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The cause of action for passing off are premised on “classical trinity” form or the extended form : Delhi High Court

When a Court adjudicates upon an infringement or a passing off action, it is required to take into account, not only the rights of the plaintiff and the defendant, but also the interests of the public at large. While the plaintiff is interested in preserving and protecting the investment made by her/him in the mark so that she/he can derive maximum gains, the defendant asserts a countervailing right, which is, to attract maximum number of consumers was held in the case of RB Health (US) LLC AND Anr. Vs. Dabur India Ltd., CS(COMM) 319/2020.

The facts of the case are that,  RB (US) and RB (India) claim to be part of a multi-national by the name Reckiit Benckiser PLC and they are into manufacture and sale of health and hygiene products.  The plaintiffs have approached this Court with the instant action and sought interim reliefs given the fact that Dabur has introduced a soap bar with the “offending shape and configuration”, under the brand name “SANITIZE”, on 30.07.2020. The plaintiffs in this case are seeking an injunction against the defendant from manufacturing, importing, marketing, advertising, promoting, selling and/or using plaintiff no. 1/RB Health (US) LLC’s registered design i.e. design no. 271671, falling in class 28-02, in relation to a soap bar.

Passing off is a tortious action for deceit. For such an action to succeed, it must have, in the very least, the following three indicia’s, commonly known as the “classical trinity”. The said markers are articulated in what is commonly known as the Jiff Lemon case [Reckitt & Colman Products Ltd. vs. Borden and can, broadly, be paraphrased in the manner set forth hereafter.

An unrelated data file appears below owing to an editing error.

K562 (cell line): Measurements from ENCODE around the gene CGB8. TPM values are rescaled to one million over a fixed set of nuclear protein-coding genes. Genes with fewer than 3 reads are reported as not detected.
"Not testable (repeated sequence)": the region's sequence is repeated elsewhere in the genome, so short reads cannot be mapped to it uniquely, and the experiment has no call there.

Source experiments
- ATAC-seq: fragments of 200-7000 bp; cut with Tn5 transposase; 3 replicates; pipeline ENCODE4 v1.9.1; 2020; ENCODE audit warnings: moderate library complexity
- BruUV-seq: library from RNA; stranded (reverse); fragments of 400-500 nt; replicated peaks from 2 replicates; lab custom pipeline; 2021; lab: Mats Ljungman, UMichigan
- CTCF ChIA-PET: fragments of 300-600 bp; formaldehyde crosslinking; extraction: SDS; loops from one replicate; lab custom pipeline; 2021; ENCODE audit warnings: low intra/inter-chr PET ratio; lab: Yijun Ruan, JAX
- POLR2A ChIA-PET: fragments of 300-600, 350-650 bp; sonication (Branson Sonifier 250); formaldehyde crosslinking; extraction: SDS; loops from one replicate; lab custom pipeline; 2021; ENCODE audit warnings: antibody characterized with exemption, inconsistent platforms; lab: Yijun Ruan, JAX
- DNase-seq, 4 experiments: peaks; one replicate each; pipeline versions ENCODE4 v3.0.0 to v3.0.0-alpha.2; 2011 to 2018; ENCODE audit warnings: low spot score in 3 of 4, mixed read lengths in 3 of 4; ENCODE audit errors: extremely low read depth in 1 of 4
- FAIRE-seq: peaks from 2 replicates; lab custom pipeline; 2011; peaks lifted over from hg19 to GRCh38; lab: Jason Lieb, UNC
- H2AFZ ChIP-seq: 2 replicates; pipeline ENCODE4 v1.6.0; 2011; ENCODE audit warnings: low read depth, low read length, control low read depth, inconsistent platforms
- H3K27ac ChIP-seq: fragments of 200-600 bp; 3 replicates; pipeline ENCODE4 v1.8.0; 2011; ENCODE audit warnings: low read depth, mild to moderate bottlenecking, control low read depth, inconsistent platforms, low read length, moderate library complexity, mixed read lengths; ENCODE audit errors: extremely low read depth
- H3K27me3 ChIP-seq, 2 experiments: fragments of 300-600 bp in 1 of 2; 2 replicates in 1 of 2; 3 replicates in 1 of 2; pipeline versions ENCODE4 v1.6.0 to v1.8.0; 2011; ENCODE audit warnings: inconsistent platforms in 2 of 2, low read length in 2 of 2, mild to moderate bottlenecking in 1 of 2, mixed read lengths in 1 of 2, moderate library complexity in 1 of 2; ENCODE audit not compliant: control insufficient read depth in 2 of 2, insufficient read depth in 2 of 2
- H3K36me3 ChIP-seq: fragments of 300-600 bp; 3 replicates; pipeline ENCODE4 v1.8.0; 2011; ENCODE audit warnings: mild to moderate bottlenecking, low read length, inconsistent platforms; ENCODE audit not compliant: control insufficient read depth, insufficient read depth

1. First, the plaintiff must be able to establish that it has the necessary goodwill and reputation in the goods sold or services offered to the consumers at large which in turn should be interlinked with the get-up in which they are proffered.
    2. Second, the plaintiff must be able to demonstrate that the defendant’s misrepresentation qua the goods or services offered by him have led consumers to believe that they originate from the plaintiff.
    3. Third, that the action of the defendant has resulted in damage or is likely to result in damage on account of the misrepresentation of the defendant with regard to the origin of the goods and services.

While concluding on the first aspect which is concerned with colour, shape, and smell of the soap bar – there is enough and more material to show that there are several soap bars in the market with similar features if not identical features. Insofar as the second and third aspects are concerned, which pertain to, the use of taglines and indications by Dabur that are similar to those taglines and indications used by the plaintiffs – it is required to be noticed that neither the taglines nor the indications/signs are registered with the trademark authority. Since the competing products, like others products in the market, are hygiene-products, the taglines and indications/signs used by the plaintiffs appear to be “customary” in the “current language” of the trade for the purpose of designating hygiene-products which includes soap bars.

Thus, the Court held that the packaging adopted by Dabur is one which seeks to distinguish its product from that of the plaintiffs’. It needs to be emphasized that insofar as the shape and configuration is concerned, the same is not apparent to the consumer till such time the packaging is removed. Thus, not inclined to grant an injunction in favour of the plaintiffs and against Dabur.

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